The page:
Tag Archives: PRO

Bruce Golison driven to be the best skipper in the world

From theLog.com

 Nina K. JussilaNovember 9, 2017

Local sailor placed third in the J/70 North American Championship.

Bruce Golison, member of Alamitos Bay Yacht Club for about 40 years, has a passion for competitive sailing and a strong desire to be the best in the world.

He just recently returned from the J/70 North American Championship on the East Coast, happy to have placed in the top three after having only raced in the class for less than two years.

“I love sailing in very competitive classes. That’s why we are in the J/70 class,” Golison told The Log. “Right now, it’s a big class and a big fleet.”

Bruce Golison skippered his boat, Midlife Crisis, along with crewmembers Peter Kinney, Erik Shampain and Steve Hunt; they placed third among a fleet of 53.

He has sailed into first place at other East Coast and West Coast competitions.

Golison was the winning skipper in his class in the NOOD Regatta in Annapolis, Maryland earlier this year and overall in San Diego last year.

He qualified for the 2016 NOOD Championship Regatta in the British Virgin Islands, but said he was not able to compete due to scheduling conflicts.

“Probably the two things that drive me are I’ve never gone to the Olympics, and I’ve never won a World Championship,” Golison stated. “I’ll never go to the Olympics, but the World Championship is still high on my bucket list.”

Read More………………………………..

29er Worlds Rescue – Report from Bruce Golison – PRO

Saturday, August 5, 2017

Alamitos Bay Yacht Club hosted the event.

Bruce Golison was the PRO for the race circle where the incident occurred.

The incident occurred during the Silver fleet’s race number 11, near the second weather mark at approximately 2:30pm. Wind speed was 6 – 7 knots with a fairly smooth sea state.

IRL 2002 was approaching the weather mark, approximately 75 yards away. While in the process of tacking, boat IRL 2002 capsized to weather and the crew was unable to unhook from his harness. The boat turtled almost immediately and the crew was trapped underneath the boat.

Through the proper and timely actions of a number of people including the skipper (waving her hands alerting everyone that they had a problem), a number of competitors who jumped in the water to help free the trapped crew member, the race management team, the safety and on the water medical boats, coaches and the Seal Beach Lifeguards (the City’s medical authority), the best outcome was achieved – the successful rescue of the IRL 2002 crew member.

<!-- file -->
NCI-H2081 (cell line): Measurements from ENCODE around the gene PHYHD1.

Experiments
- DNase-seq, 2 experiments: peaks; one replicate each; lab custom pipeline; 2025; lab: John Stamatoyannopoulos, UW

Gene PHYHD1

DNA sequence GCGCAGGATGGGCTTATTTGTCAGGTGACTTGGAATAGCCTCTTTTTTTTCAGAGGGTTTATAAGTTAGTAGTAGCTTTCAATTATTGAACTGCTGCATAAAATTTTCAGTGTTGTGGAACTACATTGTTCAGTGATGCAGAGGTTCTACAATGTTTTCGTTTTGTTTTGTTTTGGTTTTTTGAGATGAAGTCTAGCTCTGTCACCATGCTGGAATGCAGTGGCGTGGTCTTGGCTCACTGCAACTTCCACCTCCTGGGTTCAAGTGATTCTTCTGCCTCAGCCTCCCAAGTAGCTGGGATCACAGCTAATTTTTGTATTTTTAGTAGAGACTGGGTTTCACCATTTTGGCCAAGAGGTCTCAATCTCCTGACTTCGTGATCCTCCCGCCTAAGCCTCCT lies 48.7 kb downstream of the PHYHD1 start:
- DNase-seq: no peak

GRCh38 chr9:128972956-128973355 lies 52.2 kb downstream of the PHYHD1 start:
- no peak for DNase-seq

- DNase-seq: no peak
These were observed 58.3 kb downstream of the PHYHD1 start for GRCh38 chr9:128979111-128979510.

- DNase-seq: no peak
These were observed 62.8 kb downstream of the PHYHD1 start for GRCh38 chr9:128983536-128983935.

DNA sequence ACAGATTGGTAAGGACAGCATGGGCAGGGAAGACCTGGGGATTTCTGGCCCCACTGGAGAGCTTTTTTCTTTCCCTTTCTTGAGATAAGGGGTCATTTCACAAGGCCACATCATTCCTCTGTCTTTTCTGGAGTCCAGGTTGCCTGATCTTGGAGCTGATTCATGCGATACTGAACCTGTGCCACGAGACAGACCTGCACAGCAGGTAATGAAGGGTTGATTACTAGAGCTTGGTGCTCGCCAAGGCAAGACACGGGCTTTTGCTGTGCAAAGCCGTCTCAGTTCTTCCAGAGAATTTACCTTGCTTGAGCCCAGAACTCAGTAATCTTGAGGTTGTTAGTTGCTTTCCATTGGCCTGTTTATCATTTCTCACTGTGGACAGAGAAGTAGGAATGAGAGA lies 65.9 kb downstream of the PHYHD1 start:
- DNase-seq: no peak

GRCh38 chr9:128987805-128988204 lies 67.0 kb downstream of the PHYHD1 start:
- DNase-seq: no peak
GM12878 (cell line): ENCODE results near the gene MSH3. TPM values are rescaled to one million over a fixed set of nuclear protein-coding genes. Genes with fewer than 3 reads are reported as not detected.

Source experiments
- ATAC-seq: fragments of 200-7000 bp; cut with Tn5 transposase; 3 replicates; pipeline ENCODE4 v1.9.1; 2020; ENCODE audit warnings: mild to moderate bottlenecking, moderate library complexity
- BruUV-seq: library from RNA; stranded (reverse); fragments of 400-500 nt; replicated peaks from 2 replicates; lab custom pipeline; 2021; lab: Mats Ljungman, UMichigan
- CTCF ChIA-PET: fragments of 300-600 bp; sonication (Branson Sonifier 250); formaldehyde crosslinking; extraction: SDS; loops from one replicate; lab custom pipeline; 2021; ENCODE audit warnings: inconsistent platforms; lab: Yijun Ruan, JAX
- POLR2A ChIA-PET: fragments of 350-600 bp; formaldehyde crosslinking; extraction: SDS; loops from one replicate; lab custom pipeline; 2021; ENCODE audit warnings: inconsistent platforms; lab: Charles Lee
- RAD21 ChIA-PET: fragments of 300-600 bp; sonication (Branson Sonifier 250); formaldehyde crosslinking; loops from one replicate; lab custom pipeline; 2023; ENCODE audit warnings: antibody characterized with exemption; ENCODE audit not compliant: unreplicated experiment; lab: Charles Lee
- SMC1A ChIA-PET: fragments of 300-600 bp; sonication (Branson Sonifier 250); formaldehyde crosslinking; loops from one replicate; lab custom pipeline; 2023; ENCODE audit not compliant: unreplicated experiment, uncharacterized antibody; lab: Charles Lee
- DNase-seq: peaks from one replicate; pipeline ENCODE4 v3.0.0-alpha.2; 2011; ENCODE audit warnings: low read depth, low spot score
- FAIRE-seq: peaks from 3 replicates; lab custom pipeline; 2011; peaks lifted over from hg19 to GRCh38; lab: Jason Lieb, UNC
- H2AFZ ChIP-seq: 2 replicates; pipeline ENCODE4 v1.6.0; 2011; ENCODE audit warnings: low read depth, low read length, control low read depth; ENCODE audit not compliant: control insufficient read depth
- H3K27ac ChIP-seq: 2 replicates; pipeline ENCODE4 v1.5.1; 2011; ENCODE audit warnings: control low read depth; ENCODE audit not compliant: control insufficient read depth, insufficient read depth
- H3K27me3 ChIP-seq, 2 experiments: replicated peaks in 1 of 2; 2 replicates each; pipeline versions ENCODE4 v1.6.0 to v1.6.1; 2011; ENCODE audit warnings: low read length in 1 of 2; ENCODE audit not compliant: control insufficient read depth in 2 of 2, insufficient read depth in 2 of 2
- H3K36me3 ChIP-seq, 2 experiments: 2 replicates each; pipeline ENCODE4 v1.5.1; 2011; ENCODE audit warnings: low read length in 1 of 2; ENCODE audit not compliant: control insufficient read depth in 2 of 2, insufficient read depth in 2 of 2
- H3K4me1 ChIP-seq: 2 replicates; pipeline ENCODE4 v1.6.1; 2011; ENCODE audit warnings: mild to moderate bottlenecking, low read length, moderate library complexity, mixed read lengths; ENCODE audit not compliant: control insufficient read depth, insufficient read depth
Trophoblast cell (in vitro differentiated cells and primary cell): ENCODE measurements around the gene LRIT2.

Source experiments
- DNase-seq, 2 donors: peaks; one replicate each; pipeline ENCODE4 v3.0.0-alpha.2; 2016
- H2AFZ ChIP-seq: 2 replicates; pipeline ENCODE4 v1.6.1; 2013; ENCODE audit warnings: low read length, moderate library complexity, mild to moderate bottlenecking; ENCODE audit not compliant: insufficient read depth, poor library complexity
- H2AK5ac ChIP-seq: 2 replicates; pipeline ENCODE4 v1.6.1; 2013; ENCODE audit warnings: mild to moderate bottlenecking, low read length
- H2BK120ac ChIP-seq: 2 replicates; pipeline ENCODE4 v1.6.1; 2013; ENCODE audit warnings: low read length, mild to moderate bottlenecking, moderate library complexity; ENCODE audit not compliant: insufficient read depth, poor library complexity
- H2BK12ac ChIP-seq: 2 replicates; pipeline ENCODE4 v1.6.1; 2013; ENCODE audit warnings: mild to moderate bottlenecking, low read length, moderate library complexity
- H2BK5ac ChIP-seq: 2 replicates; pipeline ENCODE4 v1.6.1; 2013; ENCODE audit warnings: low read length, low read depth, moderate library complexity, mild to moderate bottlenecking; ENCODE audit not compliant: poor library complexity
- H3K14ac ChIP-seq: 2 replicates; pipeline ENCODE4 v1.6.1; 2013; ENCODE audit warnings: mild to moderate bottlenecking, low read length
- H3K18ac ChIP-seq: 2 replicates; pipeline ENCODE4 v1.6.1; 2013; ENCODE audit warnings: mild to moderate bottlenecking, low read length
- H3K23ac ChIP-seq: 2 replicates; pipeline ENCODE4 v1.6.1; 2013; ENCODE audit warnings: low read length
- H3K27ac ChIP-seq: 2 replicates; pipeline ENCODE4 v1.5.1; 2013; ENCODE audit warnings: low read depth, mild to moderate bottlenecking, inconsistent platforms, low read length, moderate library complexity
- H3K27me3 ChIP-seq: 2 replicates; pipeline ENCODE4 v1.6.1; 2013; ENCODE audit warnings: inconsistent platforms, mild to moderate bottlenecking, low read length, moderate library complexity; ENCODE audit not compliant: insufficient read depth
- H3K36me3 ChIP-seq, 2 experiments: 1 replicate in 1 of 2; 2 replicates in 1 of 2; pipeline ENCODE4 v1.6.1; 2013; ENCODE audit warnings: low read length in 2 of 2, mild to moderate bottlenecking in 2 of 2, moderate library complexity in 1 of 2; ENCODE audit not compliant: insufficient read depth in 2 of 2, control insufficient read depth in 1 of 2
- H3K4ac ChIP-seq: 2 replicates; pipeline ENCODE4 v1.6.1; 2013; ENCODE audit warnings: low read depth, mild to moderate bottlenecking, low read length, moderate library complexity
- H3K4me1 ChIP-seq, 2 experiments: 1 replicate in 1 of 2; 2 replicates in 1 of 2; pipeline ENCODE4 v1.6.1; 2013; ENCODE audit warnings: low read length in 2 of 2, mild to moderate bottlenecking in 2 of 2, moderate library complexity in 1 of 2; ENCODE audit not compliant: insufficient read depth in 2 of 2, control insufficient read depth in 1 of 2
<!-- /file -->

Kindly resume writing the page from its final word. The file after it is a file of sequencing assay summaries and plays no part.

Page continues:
This successful rescue of the skipper and crew was due to a large number of people doing the right things. If one piece of this “chain” had not done what they did, this might have had a different outcome.

Respectfully Submitted,

Bruce Golison

On course PRO

Date Prepared: August 11, 2017

Race Management: A View from Bruce Golison

Long Beach’s Bruce Golison was interviewed to get some of his views on race management recently by Craig Leweck of Scuttlebutt Sailing News.  The interview was published yesterday.


From Scuttlebutt Sailing News:

Race Management: Playing the Cards You’re Dealt

Published on February 29th, 2016

While controlling the weather during a regatta is not an option, how an event reacts to the cards dealt is hugely important in making for a successful regatta experience. Bruce Golison, often in the role as Principal Race Officer (PRO) at prominent events, shares some thoughts on the topic.

As I tell people, one of the most important roles that a PRO has is knowing when to race and when not to. For me personally, I use two basic guidelines….what does the class want and, if I was racing myself, what would I want to see happen. Here are two important questions to master:

How many races each day? What are the factors that drive this decision?

The first criteria is what the class wants. I will give them my opinion for the number of races based on the expected weather forecast and the level of sailor competing. More often than not, most classes want to run too many races per day.

Sailing a lot of races sounds fun well before the regatta starts, however I generally find that less is more for most people. Especially for the middle / back of the fleet competitors. Too much racing is not fun when you are physically and mentally tired.

– See more at: http://www.sailingscuttlebutt.com/2016/02/29/race-management-playing-cards-youre-dealt/#sthash.UYqrxwlE.dpuf

Bruce Golison (r) at Little Egg Harbor Yacht Club as PRO for the E-Scow Nationals last summer.
Bruce Golison (r) at Little Egg Harbor Yacht Club as PRO for the E-Scow Nationals last summer.